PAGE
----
It’s fine if there’s a good deal on a hotel and you don’t mind driving a bit to get to the city itself. Like getting a hotel in Towson for a trip to Baltimore (but a little closer since the region isn’t as big).

If by staying you mean spending your time in short pump then I guess but there’s not much there you couldn’t find in say, White Marsh or Columbia.


madmoneymcgee t1_j3m3fwd wrote

People with disabilities are less likely to be driving around and more transit dependent.

One big trait of villainy is to just make up whatever justification you want for doing what you want to do even when the facts aren't even close to backing you up.


madmoneymcgee t1_j19gbws wrote

  1. It's most dangerous when its actively snowing (or sleeting or whatever). That probably won't be the case on Christmas day. This is because its hard to do anything but maintenance plowing/salting until it actually stops.
  2. Stuff can refreeze overnight but that's why they put the salt on the roads to lower water's freezing point even further. But still worth it to be careful. If you notice icy spots on the walk to the car that'll be a good sign of what to expect.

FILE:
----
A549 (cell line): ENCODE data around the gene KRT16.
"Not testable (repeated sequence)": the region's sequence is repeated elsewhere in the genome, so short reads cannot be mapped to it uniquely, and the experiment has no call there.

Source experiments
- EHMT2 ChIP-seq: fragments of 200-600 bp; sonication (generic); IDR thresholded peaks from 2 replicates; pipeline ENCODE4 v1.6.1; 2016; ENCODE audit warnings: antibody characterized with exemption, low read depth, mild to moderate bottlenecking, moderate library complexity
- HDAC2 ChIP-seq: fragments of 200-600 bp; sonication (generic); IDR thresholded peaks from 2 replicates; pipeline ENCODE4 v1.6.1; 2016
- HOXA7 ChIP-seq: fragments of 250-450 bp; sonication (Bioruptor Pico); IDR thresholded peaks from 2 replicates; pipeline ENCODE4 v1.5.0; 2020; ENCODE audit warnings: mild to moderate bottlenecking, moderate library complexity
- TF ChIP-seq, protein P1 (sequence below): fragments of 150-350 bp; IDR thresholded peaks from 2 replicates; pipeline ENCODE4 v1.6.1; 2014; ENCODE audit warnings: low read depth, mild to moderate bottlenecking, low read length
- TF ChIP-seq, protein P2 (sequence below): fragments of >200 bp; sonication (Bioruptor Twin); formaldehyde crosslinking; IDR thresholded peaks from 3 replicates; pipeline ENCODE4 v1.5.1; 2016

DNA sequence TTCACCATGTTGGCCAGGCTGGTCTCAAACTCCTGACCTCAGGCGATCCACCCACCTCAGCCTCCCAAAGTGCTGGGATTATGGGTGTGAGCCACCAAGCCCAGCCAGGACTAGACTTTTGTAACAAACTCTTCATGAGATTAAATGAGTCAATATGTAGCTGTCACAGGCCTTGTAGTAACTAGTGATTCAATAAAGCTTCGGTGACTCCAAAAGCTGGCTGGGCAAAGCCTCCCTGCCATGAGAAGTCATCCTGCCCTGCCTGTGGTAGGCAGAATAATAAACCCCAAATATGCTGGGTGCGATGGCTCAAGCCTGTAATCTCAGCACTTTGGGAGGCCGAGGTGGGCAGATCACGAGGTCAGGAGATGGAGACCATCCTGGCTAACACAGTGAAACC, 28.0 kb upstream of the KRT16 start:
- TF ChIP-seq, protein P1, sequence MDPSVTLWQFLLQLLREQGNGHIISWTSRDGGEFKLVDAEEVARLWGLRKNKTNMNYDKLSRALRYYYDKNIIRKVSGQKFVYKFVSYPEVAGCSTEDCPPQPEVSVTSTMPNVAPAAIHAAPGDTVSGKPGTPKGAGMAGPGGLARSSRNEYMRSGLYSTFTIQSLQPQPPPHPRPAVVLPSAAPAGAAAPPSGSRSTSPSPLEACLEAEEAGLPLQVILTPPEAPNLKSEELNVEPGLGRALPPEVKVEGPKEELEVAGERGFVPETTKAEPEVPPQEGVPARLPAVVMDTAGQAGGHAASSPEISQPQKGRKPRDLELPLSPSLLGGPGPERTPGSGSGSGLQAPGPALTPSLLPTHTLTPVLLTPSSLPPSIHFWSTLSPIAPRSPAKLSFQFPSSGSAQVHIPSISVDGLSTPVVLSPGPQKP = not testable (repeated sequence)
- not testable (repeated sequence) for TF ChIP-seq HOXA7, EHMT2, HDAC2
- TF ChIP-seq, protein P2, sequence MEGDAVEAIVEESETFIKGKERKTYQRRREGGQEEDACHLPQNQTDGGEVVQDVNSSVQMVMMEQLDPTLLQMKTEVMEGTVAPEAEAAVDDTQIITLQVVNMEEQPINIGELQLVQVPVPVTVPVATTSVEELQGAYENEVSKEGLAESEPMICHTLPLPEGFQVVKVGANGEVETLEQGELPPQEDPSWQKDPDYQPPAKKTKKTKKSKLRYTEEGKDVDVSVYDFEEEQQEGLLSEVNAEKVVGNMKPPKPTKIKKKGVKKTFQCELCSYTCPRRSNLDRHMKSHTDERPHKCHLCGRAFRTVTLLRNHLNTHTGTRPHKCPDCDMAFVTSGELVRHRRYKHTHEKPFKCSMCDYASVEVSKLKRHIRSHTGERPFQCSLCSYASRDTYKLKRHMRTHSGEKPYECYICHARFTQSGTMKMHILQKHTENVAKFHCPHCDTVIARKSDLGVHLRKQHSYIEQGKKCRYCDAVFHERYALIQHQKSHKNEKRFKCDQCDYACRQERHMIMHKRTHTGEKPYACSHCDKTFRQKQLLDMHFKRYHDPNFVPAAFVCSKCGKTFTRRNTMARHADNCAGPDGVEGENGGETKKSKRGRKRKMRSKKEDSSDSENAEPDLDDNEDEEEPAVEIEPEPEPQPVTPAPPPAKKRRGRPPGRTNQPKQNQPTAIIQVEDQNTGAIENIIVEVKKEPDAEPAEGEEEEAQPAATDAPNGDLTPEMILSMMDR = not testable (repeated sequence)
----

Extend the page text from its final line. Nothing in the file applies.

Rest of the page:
3. Even then, the key to ice and snow is to go *slow* and give yourself lots of distance. Some crashes are unavoidable in these conditions but a few days after the last snow drop? That's just from bad driving generally even if slippery ice is a factor.

madmoneymcgee t1_j0vmegh wrote

Reply to comment by Animaled in Death Cab/Postal Service Shows by Chaiwok

Yeah, DCFC sold out their last show at the Anthem (back in September) I'm pretty sure so I thought it was pretty obvious they'd do a bigger venue if they could for this. I couldn't figure where exactly *inside dc* but once I heard it was Meriweather I thought it made sense.